• Radius map attestation (this requirement is kind of a hybrid where applicants have to provide a copy of their own radius maps, too. This radius map can be either (i) a radius map prepared by a mapping or surveying company or (ii) a ZIMAS map prepared by the applicant along with the attestation.)

Applicants should not hesitate to begin forming their business entities and generating their “equity share” documents, which are extremely important and will take time to structure and negotiate (and they should afford contingencies for what happens if a Round 1 license is not secured). In addition, applicants, right now, should begin gathering the necessary information to satisfy all of the disclosure requirements they’ll have to face on September 3rd.  Without a doubt, Round 1 in L.A. has been long anticipated and many, many applicants will fight for the first 100 licenses. A combination of organization, preparation, and speed at the computer will rule the day for Round 1 in Los Angeles. So, prepare now!

l.a. cannabis phase 3
L.A. is not making things easy.

A lot of attention has been paid recently to brick and mortar retail licenses in the City of Los Angeles for Phase 3 licensing, which is set to commence in early September of this year. While L.A. is trying its best to champion social equity with its Phase 3 storefront licensing, it’s also going to develop a Delivery Pilot Program for social equity applicants in the City.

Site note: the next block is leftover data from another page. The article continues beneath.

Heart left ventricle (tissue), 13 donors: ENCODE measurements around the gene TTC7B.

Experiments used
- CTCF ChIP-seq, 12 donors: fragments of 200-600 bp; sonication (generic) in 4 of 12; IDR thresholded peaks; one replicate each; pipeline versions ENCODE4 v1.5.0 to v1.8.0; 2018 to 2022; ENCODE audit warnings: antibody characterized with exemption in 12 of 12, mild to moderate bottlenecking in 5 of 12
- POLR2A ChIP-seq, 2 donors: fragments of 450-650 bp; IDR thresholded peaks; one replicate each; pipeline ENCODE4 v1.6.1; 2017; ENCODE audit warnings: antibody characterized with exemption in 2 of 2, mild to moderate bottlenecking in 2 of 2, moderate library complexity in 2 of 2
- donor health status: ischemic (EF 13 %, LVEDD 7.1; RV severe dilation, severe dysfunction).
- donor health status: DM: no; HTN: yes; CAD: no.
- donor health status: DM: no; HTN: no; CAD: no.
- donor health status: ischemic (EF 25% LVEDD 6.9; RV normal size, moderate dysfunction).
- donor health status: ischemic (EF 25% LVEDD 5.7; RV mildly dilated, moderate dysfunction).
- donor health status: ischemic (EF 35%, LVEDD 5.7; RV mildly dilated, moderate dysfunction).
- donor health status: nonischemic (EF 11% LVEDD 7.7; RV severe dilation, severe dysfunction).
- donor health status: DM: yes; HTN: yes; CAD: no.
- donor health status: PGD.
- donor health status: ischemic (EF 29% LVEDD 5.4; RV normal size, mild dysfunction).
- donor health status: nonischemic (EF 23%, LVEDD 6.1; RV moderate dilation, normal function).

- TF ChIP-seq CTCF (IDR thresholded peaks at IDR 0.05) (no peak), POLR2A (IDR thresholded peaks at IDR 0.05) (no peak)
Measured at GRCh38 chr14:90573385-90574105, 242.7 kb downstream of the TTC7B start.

As a recap of Phase 3 in L.A., the first 100 Type 10 (brick and mortar retail) licenses will go to social equity applicants on a first-come, first-served basis (specifically, the first 75 Tier 1 applicants and the first 25 Tier 2 applicants will get licenses if they meet all eligibility requirements) in Round 1. For Round 2, which will be for 150 Type 10 retail licenses, this will also be on a first-come, first-served basis. The Round 1 window is going to be extremely short–only 14 calendar days (preceded by a 15 calendar day notice from the DCR). Businesses are only eligible to apply if they have a verified Tier 1 or 2 social equity “Owner” (with the mandated equity share in the business). Importantly, an individual can’t be the Tier 1 or Tier 2 social equity Owner for more than one applicant in Round 1, and existing medical marijuana dispensary (“EMMD”) owners can’t act as social equity Owners in this round either. The Round 2 window is 30 calendar days for 150 licenses that will also go to pre-verified Tier 1 and 2 social equity applicants (without any processing priority between those two groups). Note that the Department of Cannabis Regulation (“DCR”) began the pre-vetting process for social equity applicants for Round 1, Phase 3 licensing very recently– on May 28th, 2019. This window is open until July 29, 2019 (see here for how to demonstrate your social equity status to the City).